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As Trump Waits for Fraud Penalty, His Risk May Increase Due to a Monitor’s Report


As New York judge considers Donald J. Trump’s civil fraud suit, recent allegations about deficiencies in his company’s financial reporting could provide the court with grounds for taking firm action against both former President and his family business.

Arthur F. Engoron will soon decide on any consequences Mr. Trump may face as a result of New York attorney general Letitia James’ allegations that he falsified his net worth to secure favorable loans. Following a monthslong trial, Letitia James requested a penalty of approximately $370 million; she requested this figure as it follows on the heels of a separate jury verdict for defamation, in which Mr. Trump must pay $83.3 million as damages.

the trump organization news
the trump organization news

Last week, new allegations surfaced against Mr. Trump’s family business, the Trump Organization. An outside monitor assigned by Justice Engoron in late 2022 to watch over it has reported on this, with former federal judge Barbara Jones serving as her oversight monitor for how the company reports to lenders and banks its finances.

Her report revealed multiple paperwork issues at a family company trying to shake its legacy of laxness: missing disclosures, typos, math errors and inquiries into a $48 million loan between one of Mr. Trump’s companies and one of Ms. Jones’ law firm partners; she told the judge that this may indicate inadequate internal controls at play in this family business.

On Monday, Mr. Trump’s attorneys struck back, criticizing Ms. Jones as a monitor and accusing her of acting in bad faith so the Trump Organization would continue paying her. They claimed she had failed to identify any fraud, while most of her concerns had already been addressed by management.

“The monitor now alters immaterial accounting items to justify her continued appointment and her continued receipt of millions in excessive fees,” one of Clifford S. Robert’s lawyers noted in their letter to Justice Engoron, noting that Ms. Jones has already received over $2.6 million.

Ms. Jones did not respond to our request for comments.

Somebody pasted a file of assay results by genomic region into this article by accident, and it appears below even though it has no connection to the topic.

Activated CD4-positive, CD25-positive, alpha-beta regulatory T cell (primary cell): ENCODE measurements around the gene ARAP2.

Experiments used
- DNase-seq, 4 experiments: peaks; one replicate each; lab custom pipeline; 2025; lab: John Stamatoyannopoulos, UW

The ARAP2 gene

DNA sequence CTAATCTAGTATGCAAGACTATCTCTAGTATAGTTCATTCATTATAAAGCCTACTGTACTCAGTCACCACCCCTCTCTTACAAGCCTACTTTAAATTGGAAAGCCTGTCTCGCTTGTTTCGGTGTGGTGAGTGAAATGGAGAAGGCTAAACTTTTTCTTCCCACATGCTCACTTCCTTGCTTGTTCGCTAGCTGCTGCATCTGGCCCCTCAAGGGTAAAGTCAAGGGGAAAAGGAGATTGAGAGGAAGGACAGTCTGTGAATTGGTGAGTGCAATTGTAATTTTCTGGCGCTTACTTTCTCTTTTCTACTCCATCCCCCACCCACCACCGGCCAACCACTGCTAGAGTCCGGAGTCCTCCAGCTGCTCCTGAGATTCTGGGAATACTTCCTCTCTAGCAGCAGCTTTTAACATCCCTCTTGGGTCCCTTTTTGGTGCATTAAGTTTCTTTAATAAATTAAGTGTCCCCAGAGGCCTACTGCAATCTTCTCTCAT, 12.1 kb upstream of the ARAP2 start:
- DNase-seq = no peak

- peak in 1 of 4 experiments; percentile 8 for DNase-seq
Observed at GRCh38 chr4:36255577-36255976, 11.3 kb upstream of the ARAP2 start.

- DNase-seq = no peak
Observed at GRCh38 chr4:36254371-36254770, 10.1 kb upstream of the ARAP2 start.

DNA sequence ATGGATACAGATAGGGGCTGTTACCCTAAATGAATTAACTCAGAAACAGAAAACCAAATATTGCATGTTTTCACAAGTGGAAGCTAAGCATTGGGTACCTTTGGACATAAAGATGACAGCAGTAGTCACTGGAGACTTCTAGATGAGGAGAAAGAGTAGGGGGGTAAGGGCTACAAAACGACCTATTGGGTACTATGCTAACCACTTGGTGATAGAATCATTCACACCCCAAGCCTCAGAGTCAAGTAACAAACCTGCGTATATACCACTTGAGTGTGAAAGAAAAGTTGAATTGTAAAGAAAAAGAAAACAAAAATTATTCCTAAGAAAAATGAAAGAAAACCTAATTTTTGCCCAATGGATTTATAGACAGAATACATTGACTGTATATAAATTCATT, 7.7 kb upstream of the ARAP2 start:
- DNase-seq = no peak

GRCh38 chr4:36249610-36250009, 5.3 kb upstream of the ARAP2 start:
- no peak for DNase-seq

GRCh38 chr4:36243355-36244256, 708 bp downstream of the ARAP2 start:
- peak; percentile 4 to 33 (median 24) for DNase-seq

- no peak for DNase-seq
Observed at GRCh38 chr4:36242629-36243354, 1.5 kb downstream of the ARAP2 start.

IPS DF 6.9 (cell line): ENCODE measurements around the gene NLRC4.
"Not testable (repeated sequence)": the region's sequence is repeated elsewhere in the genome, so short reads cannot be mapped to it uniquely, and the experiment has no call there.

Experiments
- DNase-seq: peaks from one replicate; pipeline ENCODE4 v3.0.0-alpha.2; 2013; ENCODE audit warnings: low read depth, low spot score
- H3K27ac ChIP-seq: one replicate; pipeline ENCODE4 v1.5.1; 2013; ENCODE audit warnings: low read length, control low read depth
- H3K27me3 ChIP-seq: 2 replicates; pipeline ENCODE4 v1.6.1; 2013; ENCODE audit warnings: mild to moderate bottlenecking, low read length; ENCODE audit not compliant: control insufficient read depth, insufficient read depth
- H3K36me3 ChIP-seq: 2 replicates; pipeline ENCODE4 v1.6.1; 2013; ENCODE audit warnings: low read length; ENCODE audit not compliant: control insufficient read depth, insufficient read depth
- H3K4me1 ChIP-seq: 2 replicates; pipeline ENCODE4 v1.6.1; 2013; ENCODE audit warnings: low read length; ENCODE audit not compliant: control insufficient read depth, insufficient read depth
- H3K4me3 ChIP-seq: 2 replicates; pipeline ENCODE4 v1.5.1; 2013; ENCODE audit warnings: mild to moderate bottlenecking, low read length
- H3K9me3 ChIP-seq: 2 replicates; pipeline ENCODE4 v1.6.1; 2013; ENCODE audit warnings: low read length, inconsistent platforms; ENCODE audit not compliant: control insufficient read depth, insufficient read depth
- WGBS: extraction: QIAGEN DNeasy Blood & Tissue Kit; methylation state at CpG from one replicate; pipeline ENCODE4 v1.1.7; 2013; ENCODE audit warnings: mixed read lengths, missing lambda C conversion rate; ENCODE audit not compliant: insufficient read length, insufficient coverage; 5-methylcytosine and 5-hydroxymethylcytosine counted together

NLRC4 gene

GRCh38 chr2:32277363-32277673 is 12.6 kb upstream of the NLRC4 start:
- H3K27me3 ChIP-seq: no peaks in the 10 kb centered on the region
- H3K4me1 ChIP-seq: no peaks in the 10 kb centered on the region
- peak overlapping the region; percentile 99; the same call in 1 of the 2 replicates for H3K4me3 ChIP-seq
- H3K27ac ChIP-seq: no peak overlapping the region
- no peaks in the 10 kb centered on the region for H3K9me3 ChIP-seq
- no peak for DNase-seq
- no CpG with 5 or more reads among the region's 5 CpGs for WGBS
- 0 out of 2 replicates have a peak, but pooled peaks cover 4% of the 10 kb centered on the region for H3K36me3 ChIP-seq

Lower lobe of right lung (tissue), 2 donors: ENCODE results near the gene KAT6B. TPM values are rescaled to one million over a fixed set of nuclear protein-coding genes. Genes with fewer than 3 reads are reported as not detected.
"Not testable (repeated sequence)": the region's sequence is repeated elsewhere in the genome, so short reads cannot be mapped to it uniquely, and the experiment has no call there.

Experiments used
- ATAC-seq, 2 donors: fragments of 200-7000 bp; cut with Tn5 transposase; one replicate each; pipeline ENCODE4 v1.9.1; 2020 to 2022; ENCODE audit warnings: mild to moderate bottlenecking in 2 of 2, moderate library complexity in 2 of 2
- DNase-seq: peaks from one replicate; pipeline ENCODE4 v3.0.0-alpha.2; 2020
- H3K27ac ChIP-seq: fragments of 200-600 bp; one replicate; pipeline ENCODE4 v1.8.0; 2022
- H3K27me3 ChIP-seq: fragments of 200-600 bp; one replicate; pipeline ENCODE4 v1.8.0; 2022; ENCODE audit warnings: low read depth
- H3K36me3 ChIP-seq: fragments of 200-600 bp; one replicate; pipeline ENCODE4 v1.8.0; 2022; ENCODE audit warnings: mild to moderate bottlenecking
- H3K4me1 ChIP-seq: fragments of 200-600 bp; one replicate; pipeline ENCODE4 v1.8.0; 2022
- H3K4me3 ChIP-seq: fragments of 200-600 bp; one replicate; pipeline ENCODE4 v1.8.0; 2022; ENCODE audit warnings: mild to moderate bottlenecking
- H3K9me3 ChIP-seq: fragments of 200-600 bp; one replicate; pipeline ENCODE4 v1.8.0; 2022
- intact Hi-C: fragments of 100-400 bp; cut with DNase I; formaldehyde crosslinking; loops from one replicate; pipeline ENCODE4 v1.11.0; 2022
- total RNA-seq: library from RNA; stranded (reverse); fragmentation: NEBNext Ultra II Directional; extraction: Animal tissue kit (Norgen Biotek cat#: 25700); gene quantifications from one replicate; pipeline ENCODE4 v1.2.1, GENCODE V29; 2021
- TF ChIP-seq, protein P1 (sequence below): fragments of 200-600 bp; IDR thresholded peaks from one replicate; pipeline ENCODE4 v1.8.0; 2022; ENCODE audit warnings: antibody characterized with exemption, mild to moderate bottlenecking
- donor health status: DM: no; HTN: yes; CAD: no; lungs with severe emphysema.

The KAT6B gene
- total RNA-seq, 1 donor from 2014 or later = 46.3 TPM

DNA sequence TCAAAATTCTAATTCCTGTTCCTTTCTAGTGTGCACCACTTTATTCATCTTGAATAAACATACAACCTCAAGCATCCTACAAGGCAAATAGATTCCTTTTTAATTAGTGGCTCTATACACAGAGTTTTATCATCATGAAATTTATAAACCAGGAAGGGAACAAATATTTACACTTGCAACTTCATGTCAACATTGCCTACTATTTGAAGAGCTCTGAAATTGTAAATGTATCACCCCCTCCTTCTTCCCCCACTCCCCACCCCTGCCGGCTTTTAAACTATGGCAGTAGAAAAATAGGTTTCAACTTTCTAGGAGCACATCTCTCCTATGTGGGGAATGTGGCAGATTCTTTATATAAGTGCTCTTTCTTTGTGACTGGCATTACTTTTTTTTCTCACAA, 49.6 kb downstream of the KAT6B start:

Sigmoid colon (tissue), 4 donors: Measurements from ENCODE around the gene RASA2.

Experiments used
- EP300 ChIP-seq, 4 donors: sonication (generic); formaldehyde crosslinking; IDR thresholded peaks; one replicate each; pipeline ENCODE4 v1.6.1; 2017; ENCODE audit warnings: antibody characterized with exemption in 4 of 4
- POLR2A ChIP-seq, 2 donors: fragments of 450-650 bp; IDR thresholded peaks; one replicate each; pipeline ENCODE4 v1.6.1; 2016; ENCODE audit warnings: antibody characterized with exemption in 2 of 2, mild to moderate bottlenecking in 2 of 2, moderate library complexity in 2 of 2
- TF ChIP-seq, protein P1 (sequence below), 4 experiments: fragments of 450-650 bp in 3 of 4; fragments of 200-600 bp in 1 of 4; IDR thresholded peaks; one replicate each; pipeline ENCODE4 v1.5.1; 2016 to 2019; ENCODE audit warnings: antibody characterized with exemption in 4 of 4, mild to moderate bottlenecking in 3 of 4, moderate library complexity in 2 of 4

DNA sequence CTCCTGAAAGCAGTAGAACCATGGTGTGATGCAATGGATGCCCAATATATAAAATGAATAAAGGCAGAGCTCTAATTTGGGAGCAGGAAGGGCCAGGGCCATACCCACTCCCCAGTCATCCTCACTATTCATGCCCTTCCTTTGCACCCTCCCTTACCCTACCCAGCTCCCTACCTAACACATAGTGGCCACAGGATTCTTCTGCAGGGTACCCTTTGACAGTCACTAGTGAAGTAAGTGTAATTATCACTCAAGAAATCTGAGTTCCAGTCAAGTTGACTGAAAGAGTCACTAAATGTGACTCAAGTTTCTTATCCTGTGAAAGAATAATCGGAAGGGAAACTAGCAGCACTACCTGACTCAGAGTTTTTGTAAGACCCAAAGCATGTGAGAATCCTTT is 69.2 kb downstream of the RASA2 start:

Ms. Jones’ findings and responses from Mr. Trump’s attorneys could sway Justice Engoron to side more closely with Ms. James’ claim. In addition to seeking the $370 million penalty from Judge Engoron – as there was no jury for trial proceedings – James has asked that Mr. Trump and other defendants are barred from running any company in Illinois in future.

On Sunday, Mr. Trump responded to Attorney General Sessions’ charges that his financial statements reflect an amount which exceeds what they actually contain by posting to social media: “I AM WORTH MUCH MORE THAN SHOWN HERE.” He has maintained that lenders who deal with him did not become victims, since many made money as part of their deals with him.

Ms. Jones found in her report that the Trump Organization recently presented inconsistent financial information. For example, financial statements provided by the company indicated expenses associated with its downtown Manhattan building (40 Wall Street) amounted to more than $1 million whereas when reporting them to lenders they claimed they amounted only to $100,000.

Mr. Robert cited in his letter the discrepancy as the source of their financial woes, which had arisen due to discrepancies between an annual budget submitted to lenders and actual expenses reported on financial statements.

Ms. Jones also wrote that the Trump Organization’s disclosures to lenders did not comply with loan terms requiring him to provide details of his finances; she noted, however, that she was unaware of any lender concerns about any missing data.

Perhaps most intriguingly, the report raised new questions regarding Donald Trump’s controversial $48 million loan agreement that involved his Chicago hotel.

Ms. Jones noted in her footnotes that when she inquired about a loan agreement between one of Mr. Trump’s companies and himself, loan agreement did not exist and loan itself never existed despite it having been mentioned on presidential candidate disclosure forms for years by both candidates.

Mr. Trump’s lawyers refuted Ms. Jones’ account on Monday, noting that The Trump Organization never told her the loan existed but no money is currently owed on it.

Mr. Roberts complained in his letter that the monitor included false statements in her report.

Justice Engoron appointed Ms. Jones to head up the Trump Organization shortly after Ms. James filed her civil fraud suit in 2022, receiving nominations both from attorney general’s lawyers and those representing President Trump.

Ms. James requested that the monitor oversee the company for an extended period, but this request was sharply rejected by Mr. Trump’s legal team in their Monday letter, who likened Ms. Jones to an overzealous police inspector from “Les Miserables.”

“Further oversight is unnecessary,” they stated in their letter, as any further oversight would “unfairly enrich” Ms. Jones as she pursues some form of legal action against them in her “Javert-like quest”.

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